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dc.contributor.advisorDesaire, Heather
dc.contributor.authorRebecchi, Kathryn
dc.date.accessioned2012-11-26T21:00:04Z
dc.date.available2012-11-26T21:00:04Z
dc.date.issued2011-05-31
dc.date.submitted2011
dc.identifier.otherhttp://dissertations.umi.com/ku:11537
dc.identifier.urihttp://hdl.handle.net/1808/10429
dc.description.abstractGlycoproteins are a very large and biologically relevant class of proteins that comprise more than 50 % of proteins in the human body. The glycosylation present on proteins, specifically N-linked glycosylation has been shown to be important for a variety of processes including protein folding, protein stability, and cell-cell interactions. Many glycoproteins are currently being considered as therapeutic drug targets. Glycosylation on proteins has also been shown to be altered with the onset of diseases, such as cancer, which has opened up the field of glycoproteomics, which aims to detect glycosylation changes for earlier detection of disease states. Mass spectrometry is a versatile technique that is frequently utilized for the analysis of glycoproteins, and it is particularly useful in the detection of glycosylation present on proteins. Most glycoproteins are prepared for mass spectrometric analysis by performing a protease digestion, followed by either a separation by HPLC or some other technique for enrichment of glycopeptides. In this work, the protease digestion procedure was optimized for maximized protein sequence coverage and detection of N-linked glycopeptides and other post-translational modifications. This method was applied to a recombinant glycoprotein that had never before been fully characterized by mass spectrometry and is a potential protein therapeutic as well as known to play a role in different types of cancer. Furthermore, a mass spectrometric relative quantitation method was developed by creating glycosylation profiles from glycopeptides detected at individual glycosylation sites on different glycoproteins. This method allowed for distinguishing between changes in protein concentration from changes in glycosylation. Lastly, glycoprotein structure and stability was probed by circular dichroism spectroscopy before and after glycan removal on glycoproteins containing high mannose type glycans with the enzyme peptide-N-glycosidase F. Protease digestion and mass spectrometry was performed to ensure that the deglycosylation reaction went to completion.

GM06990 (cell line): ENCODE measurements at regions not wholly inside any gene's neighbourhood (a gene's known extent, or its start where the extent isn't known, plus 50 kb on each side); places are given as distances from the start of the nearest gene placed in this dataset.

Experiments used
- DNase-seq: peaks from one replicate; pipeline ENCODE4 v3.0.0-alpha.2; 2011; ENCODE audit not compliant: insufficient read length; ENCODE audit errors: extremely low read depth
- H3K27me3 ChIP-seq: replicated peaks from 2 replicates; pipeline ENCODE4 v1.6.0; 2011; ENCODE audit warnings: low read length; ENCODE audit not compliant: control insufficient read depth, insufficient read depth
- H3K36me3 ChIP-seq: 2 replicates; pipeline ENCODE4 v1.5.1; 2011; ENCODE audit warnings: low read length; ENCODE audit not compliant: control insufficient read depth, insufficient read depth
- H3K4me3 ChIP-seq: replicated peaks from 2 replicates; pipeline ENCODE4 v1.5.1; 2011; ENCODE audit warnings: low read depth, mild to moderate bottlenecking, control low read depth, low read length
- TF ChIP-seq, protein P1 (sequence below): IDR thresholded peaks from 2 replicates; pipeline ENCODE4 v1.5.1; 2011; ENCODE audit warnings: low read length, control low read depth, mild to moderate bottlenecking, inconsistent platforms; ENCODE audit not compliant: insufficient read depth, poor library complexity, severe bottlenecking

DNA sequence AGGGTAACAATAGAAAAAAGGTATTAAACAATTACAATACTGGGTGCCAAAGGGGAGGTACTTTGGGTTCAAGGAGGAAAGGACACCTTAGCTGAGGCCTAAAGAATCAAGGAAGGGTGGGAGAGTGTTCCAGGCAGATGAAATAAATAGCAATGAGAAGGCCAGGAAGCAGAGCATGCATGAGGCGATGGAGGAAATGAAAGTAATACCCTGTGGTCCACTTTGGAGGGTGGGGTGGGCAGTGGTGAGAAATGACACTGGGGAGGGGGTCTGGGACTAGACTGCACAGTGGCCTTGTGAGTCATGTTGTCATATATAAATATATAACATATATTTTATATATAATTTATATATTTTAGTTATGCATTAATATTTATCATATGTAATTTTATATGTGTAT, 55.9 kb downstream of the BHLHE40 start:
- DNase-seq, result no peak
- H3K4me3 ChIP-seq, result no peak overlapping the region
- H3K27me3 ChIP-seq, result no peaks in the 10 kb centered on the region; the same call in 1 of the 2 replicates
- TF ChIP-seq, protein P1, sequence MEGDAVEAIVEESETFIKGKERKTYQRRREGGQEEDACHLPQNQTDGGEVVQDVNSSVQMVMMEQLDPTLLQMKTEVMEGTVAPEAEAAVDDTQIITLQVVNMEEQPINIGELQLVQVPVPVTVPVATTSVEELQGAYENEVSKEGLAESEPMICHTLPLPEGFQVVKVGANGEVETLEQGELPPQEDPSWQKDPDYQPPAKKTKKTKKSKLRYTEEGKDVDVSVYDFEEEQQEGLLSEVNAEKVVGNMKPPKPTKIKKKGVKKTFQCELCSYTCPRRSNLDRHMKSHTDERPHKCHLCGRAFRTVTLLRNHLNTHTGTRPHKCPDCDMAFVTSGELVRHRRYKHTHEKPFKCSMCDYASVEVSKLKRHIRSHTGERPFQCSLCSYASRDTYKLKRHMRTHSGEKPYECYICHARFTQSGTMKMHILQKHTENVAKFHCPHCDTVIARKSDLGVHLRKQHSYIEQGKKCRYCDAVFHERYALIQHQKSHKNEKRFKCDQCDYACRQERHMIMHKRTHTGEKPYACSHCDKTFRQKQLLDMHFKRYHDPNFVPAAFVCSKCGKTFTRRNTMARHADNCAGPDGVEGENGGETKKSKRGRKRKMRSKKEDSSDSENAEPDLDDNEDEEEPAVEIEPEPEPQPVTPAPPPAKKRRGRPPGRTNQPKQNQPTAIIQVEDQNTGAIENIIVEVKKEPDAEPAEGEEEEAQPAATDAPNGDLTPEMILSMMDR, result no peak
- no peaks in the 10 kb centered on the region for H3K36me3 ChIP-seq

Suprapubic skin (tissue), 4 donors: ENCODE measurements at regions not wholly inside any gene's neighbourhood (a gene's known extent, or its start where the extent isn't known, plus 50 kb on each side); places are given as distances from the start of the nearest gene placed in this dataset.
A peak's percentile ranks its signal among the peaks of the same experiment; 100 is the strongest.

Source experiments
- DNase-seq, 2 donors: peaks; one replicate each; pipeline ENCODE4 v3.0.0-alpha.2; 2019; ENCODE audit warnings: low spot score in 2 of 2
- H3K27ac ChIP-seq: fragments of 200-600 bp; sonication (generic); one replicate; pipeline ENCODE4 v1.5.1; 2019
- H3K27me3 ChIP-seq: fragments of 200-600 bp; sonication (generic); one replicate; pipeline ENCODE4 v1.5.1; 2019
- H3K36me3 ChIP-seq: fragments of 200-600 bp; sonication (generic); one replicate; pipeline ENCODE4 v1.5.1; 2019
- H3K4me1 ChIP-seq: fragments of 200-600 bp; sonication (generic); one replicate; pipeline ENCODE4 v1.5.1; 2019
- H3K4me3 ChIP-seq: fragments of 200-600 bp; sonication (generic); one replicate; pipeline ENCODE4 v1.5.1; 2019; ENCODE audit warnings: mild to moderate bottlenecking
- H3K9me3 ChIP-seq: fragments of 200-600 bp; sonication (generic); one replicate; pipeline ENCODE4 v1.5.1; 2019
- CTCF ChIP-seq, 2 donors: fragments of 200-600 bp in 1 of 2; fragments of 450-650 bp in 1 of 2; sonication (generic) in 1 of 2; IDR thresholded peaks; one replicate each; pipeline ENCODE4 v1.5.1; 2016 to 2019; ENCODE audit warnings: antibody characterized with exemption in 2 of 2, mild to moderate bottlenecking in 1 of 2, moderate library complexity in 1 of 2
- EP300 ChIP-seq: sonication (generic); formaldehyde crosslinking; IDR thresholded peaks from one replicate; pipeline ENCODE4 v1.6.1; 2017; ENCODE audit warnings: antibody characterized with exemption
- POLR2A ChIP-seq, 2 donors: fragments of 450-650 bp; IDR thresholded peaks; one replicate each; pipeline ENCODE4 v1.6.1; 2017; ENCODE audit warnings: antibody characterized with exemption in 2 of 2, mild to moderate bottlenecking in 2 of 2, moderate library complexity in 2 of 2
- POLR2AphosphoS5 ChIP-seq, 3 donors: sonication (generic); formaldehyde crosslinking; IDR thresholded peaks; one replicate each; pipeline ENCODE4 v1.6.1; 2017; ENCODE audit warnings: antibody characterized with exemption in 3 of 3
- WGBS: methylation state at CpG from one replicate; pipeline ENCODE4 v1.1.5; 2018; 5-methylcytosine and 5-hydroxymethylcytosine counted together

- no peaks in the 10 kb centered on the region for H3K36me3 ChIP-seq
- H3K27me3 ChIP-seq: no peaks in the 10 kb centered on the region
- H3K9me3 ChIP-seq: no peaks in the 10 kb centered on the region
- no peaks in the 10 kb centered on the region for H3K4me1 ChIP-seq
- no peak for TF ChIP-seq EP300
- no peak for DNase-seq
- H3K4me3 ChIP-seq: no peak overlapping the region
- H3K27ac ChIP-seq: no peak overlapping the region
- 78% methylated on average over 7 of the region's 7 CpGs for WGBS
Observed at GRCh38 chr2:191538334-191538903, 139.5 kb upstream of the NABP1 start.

dc.format.extent173 pages
dc.language.isoen
dc.publisherUniversity of Kansas
dc.rightsThis item is protected by copyright and unless otherwise specified the copyright of this thesis/dissertation is held by the author.
dc.subjectChemistry
dc.subjectAnalytical chemistry
dc.subjectElectrospray ionization
dc.subjectGlycopeptide
dc.subjectGlycoprotein
dc.subjectGlycoproteomics
dc.subjectMass spectrometry
dc.subjectProtease digestion
dc.titleQualitative and quantitative analysis of proteolytically digested glycoproteins by mass spectrometry
dc.typeDissertation
dc.contributor.cmtememberLunte, Susan M.
dc.contributor.cmtememberDunn, Robert C.
dc.contributor.cmtememberTunge, Jon A
dc.contributor.cmtememberDe Guzman, Roberto
dc.thesis.degreeDisciplineChemistry
dc.thesis.degreeLevelPh.D.
kusw.oastatusna
kusw.oapolicyThis item does not meet KU Open Access policy criteria.
dc.rights.accessrightsopenAccess


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